What’s really unsettling is that fixing the system wouldn’t be very hard. Like Mike above, clearly these teams should be state police for both resource and mobility purposes. Also, something like 4 years in the Marines or a combat MOS in the Army should be highly preferred because veterans apparently have a lot more respect for the use of force than the local yokels. I think if both of those were instituted the problem of bored SWAT teams itching to “serve a warrant” would take care of itself.

    Of course, none of that really matters if the press and the local politicicans never ask this one question, “Why is it easier to send 20 people on a raid than to assign two plain-clothes detectives to pick him up at the store?”

  40. #40 |  Troy Camplin | 

    While the police are busy breaking in to innocent people’s houses and shooting them up, the police could not have looked less interested when “investigating” the burglary of my van. Apparently you have to ask the police to fingerprint (did you know that? I didn’t). I wonder if we had the same laws allowing the police to seize the property of thieves as we do for drug dealers if the police would begin to show interest? Surely property crimes are more important and more damaging to society than the pot smoker.

  41. #41 |  ZappaCrappa | 

    I just have to add this little tidbit. While an active duty Marine stationed at Camp Pendleton, my upstairs neighbor was a sergeant in the USMC and was a recon guy. Totally gung-ho. I was talking to him one day and he tells me that he’s getting out of the USMC. I was shocked as this guy seemed to bleed green and I figured he was a lifer. This was back in that awful, fairly peacfeul period in the mid 80’s when the U.S. wasn’t overtly involved in any wars. I asked why he was getting out and his answer was:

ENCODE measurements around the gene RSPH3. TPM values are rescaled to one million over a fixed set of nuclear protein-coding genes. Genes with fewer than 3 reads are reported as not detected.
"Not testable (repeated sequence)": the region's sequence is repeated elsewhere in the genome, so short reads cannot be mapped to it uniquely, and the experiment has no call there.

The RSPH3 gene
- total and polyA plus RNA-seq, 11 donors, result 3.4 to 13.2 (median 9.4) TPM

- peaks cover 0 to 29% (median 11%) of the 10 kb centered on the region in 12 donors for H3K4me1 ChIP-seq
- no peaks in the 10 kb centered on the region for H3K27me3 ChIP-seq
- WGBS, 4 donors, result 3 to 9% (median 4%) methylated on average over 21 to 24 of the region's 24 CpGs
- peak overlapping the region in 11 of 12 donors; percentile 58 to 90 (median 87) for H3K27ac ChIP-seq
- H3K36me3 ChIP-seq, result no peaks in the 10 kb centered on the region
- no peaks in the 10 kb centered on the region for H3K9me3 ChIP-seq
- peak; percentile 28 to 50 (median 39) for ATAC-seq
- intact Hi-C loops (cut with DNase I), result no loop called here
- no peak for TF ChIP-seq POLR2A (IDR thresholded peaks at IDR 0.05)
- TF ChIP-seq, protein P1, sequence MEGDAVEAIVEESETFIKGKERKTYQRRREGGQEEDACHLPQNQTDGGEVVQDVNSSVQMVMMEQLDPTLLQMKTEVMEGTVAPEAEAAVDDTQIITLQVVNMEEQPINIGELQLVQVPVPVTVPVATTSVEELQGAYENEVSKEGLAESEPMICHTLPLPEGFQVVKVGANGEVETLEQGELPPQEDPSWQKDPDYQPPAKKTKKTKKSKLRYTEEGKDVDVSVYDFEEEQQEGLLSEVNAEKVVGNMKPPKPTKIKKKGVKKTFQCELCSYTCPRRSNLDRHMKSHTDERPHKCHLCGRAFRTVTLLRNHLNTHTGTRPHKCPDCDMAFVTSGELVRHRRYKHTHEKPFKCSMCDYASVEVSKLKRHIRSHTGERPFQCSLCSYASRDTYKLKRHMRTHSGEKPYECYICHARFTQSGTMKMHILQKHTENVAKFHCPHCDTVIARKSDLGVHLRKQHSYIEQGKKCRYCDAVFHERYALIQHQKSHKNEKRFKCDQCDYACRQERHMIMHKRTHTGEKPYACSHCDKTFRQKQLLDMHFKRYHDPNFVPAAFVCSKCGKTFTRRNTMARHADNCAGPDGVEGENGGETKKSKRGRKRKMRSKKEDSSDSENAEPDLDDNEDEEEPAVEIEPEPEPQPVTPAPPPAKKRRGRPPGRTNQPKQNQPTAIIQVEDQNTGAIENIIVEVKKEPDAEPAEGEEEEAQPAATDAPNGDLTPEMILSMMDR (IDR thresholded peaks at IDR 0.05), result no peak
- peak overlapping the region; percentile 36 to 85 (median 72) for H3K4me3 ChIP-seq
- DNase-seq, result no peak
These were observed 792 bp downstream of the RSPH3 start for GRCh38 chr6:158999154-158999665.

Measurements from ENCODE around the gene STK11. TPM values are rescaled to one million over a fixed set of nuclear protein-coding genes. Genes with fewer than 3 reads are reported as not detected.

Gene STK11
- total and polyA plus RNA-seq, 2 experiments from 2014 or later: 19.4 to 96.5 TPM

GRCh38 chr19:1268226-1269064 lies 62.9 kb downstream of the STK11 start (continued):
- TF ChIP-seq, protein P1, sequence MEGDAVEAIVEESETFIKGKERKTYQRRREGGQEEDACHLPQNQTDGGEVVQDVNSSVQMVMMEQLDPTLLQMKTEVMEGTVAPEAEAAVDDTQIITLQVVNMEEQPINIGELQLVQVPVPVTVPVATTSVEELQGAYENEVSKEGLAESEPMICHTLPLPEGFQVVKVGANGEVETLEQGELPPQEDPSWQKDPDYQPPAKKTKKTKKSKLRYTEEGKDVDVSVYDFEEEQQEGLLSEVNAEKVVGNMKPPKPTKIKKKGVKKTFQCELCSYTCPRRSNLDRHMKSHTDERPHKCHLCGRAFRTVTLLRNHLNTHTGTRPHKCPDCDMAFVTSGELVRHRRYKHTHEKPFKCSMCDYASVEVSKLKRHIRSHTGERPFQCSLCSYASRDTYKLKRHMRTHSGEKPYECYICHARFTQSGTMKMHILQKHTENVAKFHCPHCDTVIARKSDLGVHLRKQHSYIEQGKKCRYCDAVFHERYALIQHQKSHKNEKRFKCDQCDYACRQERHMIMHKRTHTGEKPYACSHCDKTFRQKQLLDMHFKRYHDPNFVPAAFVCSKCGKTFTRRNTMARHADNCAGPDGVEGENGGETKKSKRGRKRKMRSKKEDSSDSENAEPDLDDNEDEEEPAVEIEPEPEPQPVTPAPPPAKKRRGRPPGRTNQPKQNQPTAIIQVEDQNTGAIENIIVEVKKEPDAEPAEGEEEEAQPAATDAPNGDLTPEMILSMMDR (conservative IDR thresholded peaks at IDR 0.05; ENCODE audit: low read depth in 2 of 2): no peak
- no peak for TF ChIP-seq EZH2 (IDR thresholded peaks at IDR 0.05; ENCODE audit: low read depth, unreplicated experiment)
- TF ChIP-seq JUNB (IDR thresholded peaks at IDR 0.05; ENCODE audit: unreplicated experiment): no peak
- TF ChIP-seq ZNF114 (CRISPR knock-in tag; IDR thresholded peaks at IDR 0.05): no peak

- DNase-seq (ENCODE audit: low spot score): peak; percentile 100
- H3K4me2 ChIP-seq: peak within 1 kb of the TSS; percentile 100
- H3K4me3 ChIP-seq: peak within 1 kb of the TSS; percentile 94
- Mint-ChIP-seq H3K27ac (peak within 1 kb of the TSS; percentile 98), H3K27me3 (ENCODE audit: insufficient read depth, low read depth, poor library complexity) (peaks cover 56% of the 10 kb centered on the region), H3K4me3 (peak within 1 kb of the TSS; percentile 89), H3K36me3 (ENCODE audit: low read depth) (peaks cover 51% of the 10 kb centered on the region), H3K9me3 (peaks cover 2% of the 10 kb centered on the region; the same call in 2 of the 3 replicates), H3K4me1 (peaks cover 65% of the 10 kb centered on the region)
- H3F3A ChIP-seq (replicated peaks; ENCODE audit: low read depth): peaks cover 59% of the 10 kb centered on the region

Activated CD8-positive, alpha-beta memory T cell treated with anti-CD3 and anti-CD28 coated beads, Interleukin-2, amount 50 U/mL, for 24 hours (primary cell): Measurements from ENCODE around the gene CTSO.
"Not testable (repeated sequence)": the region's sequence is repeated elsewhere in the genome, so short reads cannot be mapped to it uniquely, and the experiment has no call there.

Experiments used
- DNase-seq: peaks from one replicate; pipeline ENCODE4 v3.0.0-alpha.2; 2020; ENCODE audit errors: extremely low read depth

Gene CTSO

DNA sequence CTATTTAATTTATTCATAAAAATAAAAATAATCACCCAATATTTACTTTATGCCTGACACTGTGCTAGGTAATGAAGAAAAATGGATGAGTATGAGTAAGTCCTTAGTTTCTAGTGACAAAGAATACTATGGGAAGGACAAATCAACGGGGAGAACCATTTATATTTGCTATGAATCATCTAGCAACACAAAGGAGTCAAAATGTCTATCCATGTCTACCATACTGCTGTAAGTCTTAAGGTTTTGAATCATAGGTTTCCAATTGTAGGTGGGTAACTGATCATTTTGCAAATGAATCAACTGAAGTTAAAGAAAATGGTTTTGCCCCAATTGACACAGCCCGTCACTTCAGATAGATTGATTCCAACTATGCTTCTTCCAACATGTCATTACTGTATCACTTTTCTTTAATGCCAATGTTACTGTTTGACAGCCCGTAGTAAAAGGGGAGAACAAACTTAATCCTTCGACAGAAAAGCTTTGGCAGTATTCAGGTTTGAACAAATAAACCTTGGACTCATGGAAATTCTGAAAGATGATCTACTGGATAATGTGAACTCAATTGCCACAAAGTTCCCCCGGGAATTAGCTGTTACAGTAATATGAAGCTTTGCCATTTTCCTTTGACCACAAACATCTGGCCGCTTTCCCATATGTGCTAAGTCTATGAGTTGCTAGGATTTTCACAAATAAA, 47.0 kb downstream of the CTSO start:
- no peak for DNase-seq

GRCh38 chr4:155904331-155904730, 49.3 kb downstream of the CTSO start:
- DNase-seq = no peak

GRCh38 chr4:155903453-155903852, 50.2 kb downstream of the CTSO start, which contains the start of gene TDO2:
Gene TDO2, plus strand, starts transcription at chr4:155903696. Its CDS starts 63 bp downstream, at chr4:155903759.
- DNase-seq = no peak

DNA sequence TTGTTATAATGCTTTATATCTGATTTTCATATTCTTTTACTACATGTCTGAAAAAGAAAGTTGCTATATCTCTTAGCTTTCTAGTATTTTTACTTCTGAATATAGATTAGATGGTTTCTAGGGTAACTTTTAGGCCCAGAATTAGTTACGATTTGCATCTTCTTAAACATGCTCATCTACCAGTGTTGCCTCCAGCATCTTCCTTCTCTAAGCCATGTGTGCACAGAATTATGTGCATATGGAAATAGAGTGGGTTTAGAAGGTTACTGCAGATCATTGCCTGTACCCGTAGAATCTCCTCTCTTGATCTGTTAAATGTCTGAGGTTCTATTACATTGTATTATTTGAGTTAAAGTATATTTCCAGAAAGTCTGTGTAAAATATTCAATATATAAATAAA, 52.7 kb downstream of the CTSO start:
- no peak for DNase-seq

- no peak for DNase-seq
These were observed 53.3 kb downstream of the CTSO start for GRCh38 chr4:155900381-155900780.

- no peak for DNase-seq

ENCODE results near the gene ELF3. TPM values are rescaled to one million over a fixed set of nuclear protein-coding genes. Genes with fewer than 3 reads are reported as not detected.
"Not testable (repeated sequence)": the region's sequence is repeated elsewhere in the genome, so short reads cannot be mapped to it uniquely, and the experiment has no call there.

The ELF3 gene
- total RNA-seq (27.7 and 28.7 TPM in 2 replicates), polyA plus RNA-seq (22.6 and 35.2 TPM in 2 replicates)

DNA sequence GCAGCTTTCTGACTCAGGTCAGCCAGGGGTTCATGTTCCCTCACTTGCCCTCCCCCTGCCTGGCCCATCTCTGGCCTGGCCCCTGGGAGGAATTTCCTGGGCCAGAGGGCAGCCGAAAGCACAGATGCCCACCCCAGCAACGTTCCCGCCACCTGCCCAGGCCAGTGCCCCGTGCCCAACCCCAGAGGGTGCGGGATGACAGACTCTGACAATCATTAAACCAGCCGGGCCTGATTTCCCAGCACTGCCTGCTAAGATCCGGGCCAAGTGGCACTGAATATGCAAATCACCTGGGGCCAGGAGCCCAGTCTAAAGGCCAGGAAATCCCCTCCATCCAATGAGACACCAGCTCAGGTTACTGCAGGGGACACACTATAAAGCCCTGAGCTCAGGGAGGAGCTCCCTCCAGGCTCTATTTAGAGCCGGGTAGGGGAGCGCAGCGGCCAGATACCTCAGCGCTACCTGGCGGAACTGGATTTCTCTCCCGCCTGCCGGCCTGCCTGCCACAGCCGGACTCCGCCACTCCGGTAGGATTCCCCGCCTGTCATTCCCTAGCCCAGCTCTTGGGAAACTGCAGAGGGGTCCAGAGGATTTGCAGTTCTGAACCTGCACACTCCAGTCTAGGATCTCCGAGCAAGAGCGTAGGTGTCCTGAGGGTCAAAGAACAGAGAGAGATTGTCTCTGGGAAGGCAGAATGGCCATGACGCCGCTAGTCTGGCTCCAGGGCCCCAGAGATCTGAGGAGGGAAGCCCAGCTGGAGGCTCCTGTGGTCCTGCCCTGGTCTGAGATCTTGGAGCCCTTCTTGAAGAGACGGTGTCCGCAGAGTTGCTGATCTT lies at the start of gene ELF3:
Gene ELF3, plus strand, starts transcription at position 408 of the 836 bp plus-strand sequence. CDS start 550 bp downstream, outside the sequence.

“I’m getting out because there is no war and no possibility of war. My goal in joining the USMC and going into recon was to kill someone. I’m getting out and am joing the San Diego police Department and going to try to get on the SWAT team. I figure I’ll have a much better chance there.”

    This is an ACTUAL conversation I had with this man. You will be happy to know that not only did he get on the San Diego PD, he eventually got on the SWAT team. Of course if he had only known, he could have stayed in the USMC and killed just as many people as his sick, black heart desired…hindsight is 20-20 I guess. Makes me rest easy knowing that him and many more like him are out there.

  42. #42 |  Alex | 

    Zappa, I know 100% that guy you’re talking about. I figure Marines and combat Army soldiers are pretty similar, and I’d put that blood-thirsty psycho mentality at about 10% in the military. I’ve also known the majority of people of three different SWAT teams, and I think they represent at least 30%. One difference is, I don’t think I ever met any of those psychos at the E6 level or higher. I’m sure they existed, but it appeared the psycho had been trained out of them. However, I’ve known more than a few SWAT members that exuded the blood-thirsty mentality.

    I guess it all goes back to the basic role of the SWAT teams. If you’re in a shootout with terrorists, that guy that bleeds green is your best friend. If you’re trying to serve a run-of-the-mill warrant, I think trying to stay out of trouble around that guy would be quite the distraction.